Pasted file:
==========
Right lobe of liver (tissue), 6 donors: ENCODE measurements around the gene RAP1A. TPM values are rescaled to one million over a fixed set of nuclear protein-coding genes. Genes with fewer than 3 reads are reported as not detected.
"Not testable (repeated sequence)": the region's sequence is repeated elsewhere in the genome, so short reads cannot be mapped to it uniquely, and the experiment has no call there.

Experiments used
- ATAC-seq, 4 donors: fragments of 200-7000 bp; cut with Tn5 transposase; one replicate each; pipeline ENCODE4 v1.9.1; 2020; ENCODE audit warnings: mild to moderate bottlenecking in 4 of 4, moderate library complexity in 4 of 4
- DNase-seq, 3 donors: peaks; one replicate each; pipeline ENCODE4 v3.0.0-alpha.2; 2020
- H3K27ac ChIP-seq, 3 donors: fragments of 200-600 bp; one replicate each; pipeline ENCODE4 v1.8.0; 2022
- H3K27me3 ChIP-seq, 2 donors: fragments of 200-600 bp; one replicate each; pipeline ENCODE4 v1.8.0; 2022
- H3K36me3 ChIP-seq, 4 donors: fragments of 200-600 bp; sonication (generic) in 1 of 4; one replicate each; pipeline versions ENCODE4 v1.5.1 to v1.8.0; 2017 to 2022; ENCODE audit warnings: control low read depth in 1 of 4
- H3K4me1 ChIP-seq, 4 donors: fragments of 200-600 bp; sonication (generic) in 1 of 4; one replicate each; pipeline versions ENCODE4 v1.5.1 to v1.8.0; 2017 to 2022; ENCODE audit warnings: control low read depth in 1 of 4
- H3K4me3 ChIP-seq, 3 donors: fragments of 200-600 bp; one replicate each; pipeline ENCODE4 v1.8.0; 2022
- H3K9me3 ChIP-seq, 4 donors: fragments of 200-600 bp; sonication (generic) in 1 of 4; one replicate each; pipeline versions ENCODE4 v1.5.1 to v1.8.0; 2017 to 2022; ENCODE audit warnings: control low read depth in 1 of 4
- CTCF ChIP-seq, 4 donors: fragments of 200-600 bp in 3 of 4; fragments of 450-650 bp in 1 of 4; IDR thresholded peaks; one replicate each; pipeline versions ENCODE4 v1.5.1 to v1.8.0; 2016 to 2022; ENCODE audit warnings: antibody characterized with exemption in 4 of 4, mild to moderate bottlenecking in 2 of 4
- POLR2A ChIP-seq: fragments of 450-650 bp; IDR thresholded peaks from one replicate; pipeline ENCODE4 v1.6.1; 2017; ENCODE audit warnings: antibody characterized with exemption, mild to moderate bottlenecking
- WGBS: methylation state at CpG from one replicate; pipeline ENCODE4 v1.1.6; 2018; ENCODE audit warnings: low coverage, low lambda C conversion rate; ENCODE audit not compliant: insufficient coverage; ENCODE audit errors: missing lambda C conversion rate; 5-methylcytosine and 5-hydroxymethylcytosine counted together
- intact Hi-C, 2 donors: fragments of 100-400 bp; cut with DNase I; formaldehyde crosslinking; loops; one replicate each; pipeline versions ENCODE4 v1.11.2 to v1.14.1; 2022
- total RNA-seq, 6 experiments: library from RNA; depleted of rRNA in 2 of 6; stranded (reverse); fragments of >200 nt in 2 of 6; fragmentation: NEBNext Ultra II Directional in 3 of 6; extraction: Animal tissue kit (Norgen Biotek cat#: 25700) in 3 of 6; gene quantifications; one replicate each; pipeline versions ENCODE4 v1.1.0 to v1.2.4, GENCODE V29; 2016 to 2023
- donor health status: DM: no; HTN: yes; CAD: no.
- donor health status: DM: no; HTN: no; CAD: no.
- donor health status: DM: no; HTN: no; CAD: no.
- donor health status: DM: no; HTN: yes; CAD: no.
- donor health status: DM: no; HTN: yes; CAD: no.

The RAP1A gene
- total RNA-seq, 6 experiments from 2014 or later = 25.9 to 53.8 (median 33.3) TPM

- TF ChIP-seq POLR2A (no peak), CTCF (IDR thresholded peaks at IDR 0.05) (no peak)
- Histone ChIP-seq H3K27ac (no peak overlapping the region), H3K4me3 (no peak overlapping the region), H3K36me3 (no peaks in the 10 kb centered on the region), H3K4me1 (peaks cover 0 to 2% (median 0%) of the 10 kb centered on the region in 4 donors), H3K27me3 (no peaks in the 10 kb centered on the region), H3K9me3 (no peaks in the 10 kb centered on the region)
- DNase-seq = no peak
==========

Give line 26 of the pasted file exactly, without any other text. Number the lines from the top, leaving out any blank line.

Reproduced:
- DNase-seq = no peak